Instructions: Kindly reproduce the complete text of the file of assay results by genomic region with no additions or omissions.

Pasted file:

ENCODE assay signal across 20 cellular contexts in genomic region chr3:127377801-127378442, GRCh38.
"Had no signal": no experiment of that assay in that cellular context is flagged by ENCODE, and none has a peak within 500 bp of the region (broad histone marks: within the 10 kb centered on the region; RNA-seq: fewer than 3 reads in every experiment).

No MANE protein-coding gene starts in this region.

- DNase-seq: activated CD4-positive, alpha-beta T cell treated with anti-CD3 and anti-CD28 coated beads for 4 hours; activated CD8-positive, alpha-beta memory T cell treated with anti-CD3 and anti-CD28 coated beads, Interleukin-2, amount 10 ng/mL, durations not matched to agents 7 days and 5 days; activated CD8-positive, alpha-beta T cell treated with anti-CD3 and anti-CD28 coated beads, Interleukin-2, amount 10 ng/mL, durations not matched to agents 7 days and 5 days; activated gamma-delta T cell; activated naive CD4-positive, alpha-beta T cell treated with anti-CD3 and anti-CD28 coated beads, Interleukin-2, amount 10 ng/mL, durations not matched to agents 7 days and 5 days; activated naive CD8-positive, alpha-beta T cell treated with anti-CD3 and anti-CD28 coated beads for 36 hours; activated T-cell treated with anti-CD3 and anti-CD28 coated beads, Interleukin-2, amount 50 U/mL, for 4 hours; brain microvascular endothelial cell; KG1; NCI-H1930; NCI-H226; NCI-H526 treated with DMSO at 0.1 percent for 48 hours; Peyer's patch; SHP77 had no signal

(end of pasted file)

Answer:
ENCODE assay signal across 20 cellular contexts in genomic region chr3:127377801-127378442, GRCh38.
"Had no signal": no experiment of that assay in that cellular context is flagged by ENCODE, and none has a peak within 500 bp of the region (broad histone marks: within the 10 kb centered on the region; RNA-seq: fewer than 3 reads in every experiment).

No MANE protein-coding gene starts in this region.

- DNase-seq: activated CD4-positive, alpha-beta T cell treated with anti-CD3 and anti-CD28 coated beads for 4 hours; activated CD8-positive, alpha-beta memory T cell treated with anti-CD3 and anti-CD28 coated beads, Interleukin-2, amount 10 ng/mL, durations not matched to agents 7 days and 5 days; activated CD8-positive, alpha-beta T cell treated with anti-CD3 and anti-CD28 coated beads, Interleukin-2, amount 10 ng/mL, durations not matched to agents 7 days and 5 days; activated gamma-delta T cell; activated naive CD4-positive, alpha-beta T cell treated with anti-CD3 and anti-CD28 coated beads, Interleukin-2, amount 10 ng/mL, durations not matched to agents 7 days and 5 days; activated naive CD8-positive, alpha-beta T cell treated with anti-CD3 and anti-CD28 coated beads for 36 hours; activated T-cell treated with anti-CD3 and anti-CD28 coated beads, Interleukin-2, amount 50 U/mL, for 4 hours; brain microvascular endothelial cell; KG1; NCI-H1930; NCI-H226; NCI-H526 treated with DMSO at 0.1 percent for 48 hours; Peyer's patch; SHP77 had no signal